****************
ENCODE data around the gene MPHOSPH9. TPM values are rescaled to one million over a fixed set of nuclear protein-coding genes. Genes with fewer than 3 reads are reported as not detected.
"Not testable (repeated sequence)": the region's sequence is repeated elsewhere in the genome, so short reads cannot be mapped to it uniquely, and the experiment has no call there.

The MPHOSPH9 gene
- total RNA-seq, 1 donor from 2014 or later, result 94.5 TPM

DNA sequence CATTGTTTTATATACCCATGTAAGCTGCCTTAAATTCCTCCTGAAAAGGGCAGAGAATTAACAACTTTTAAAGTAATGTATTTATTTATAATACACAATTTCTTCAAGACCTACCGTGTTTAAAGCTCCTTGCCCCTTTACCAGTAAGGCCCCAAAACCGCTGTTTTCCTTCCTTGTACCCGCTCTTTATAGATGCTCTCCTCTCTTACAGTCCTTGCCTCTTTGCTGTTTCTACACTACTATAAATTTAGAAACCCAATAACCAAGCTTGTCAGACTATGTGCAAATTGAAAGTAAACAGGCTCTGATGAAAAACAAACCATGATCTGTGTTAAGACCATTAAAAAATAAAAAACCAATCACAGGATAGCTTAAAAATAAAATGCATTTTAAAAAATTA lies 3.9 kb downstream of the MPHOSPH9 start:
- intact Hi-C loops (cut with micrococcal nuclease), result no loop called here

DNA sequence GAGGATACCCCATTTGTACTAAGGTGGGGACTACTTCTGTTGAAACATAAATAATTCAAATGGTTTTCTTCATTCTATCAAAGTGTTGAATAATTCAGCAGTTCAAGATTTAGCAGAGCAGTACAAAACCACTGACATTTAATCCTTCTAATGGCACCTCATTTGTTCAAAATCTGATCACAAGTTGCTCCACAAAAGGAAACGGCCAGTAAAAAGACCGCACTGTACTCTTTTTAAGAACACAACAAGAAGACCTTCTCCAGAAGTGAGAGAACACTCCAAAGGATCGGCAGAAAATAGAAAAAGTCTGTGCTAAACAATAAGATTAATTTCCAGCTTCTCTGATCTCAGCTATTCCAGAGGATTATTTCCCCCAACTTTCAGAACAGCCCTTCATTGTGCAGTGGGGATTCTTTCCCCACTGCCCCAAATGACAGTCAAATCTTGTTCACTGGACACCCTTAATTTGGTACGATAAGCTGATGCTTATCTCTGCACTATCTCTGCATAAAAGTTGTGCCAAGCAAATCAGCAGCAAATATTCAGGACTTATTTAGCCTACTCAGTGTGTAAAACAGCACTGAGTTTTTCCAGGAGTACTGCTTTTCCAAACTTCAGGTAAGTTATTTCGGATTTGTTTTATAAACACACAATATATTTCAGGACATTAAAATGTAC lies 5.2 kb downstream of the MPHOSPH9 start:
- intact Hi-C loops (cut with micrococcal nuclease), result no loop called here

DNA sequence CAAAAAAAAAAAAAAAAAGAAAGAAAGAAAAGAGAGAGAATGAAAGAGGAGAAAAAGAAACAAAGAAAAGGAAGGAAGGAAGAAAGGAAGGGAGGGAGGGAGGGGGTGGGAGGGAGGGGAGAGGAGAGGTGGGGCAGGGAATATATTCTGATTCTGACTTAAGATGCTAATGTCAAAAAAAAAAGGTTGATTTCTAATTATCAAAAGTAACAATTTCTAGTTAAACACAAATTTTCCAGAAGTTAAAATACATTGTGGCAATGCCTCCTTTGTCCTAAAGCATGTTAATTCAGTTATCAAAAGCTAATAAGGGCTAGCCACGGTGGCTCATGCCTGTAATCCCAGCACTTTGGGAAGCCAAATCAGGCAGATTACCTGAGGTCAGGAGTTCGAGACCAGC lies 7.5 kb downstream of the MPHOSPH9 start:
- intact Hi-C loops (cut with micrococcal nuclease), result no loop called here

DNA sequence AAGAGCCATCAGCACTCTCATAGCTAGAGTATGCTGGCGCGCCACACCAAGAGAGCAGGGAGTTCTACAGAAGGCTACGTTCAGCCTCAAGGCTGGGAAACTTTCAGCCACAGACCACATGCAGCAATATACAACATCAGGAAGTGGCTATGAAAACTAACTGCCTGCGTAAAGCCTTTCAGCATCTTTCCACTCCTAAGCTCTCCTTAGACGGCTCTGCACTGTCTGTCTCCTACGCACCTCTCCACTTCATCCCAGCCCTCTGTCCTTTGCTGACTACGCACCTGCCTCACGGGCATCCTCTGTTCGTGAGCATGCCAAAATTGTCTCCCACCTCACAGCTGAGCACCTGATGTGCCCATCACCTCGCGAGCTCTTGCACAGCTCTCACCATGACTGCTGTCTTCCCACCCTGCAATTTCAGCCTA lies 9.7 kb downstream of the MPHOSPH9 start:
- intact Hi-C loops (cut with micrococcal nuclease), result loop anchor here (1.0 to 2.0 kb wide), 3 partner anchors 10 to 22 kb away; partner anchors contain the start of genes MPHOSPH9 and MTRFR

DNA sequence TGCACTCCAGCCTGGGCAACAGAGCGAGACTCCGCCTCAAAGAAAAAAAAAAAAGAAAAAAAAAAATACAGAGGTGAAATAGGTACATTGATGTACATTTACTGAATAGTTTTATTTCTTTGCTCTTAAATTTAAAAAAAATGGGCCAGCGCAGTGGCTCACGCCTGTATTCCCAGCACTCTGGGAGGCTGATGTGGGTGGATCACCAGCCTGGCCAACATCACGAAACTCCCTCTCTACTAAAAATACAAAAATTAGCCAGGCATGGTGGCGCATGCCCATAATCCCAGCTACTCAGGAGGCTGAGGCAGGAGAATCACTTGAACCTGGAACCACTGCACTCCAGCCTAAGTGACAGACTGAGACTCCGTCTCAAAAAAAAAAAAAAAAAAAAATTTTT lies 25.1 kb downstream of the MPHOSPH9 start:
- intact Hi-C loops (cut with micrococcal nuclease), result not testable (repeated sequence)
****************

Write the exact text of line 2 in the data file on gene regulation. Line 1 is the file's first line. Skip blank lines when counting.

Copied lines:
"Not testable (repeated sequence)": the region's sequence is repeated elsewhere in the genome, so short reads cannot be mapped to it uniquely, and the experiment has no call there.